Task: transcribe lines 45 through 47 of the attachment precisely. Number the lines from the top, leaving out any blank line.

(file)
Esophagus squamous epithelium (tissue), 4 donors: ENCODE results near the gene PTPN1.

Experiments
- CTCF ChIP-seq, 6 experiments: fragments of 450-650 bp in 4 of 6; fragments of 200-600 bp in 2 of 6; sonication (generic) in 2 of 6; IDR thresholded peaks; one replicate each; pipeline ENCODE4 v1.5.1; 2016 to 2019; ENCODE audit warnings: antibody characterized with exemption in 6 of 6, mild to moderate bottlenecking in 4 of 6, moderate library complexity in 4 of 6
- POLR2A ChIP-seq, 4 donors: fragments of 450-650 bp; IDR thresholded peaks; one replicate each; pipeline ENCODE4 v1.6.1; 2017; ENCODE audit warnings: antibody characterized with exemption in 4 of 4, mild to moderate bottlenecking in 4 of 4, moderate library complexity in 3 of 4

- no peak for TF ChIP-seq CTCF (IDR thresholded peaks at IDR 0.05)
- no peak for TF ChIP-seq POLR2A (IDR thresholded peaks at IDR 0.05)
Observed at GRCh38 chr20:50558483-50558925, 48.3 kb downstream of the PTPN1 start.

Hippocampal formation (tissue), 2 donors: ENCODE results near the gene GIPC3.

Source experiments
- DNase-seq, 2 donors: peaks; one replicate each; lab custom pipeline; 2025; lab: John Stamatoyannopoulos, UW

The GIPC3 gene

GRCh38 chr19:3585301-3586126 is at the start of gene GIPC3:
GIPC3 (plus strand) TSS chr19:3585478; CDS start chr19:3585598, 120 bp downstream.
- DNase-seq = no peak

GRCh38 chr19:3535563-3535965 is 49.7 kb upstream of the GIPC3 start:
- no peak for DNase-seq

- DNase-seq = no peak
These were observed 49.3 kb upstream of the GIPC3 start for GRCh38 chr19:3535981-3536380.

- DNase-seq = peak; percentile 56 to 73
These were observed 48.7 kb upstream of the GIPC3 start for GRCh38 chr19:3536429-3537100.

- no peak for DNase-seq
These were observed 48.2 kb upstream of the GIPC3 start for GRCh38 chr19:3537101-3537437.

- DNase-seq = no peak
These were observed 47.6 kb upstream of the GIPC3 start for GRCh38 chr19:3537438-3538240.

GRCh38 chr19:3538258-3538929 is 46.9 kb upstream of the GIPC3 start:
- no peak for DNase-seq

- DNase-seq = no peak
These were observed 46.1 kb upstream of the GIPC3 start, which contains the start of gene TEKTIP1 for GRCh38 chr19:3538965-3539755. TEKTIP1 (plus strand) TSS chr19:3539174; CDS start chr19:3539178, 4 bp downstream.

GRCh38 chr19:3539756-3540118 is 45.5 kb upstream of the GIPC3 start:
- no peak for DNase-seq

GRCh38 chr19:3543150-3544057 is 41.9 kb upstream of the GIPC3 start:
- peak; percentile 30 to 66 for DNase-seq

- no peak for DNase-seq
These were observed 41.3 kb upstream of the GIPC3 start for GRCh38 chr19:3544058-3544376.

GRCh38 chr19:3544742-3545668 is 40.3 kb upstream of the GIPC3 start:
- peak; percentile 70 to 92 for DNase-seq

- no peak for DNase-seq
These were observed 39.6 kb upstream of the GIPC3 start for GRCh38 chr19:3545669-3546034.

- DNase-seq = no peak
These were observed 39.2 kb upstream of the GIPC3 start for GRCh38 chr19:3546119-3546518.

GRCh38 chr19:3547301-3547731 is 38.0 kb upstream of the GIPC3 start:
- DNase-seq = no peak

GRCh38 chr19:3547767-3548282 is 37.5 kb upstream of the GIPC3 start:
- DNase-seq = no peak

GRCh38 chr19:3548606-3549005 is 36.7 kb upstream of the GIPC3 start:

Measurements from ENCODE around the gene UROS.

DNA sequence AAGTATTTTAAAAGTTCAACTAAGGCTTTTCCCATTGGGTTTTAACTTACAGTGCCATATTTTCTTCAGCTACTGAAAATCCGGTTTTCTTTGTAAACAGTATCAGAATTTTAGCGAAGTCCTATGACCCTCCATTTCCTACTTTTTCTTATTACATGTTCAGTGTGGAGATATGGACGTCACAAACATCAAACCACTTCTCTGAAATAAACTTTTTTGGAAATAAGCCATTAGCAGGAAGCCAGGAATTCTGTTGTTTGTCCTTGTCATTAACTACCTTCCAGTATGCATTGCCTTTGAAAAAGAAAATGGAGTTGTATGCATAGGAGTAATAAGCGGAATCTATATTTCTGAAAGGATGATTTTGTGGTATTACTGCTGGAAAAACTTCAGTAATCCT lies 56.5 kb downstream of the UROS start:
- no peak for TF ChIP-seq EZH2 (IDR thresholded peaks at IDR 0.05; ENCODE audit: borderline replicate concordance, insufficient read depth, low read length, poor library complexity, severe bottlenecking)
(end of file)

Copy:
GRCh38 chr19:3548606-3549005 is 36.7 kb upstream of the GIPC3 start:

Measurements from ENCODE around the gene UROS.

DNA sequence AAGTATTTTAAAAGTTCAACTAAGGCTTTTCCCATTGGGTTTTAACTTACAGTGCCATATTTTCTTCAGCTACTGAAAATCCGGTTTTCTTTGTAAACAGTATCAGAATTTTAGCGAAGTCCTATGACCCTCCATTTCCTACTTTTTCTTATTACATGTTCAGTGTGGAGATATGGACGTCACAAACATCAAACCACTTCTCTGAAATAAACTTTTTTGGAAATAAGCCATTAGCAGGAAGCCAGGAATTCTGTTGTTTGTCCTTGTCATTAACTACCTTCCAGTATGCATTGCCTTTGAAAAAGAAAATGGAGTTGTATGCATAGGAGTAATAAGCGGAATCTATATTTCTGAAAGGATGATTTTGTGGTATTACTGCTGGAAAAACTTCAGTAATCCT lies 56.5 kb downstream of the UROS start: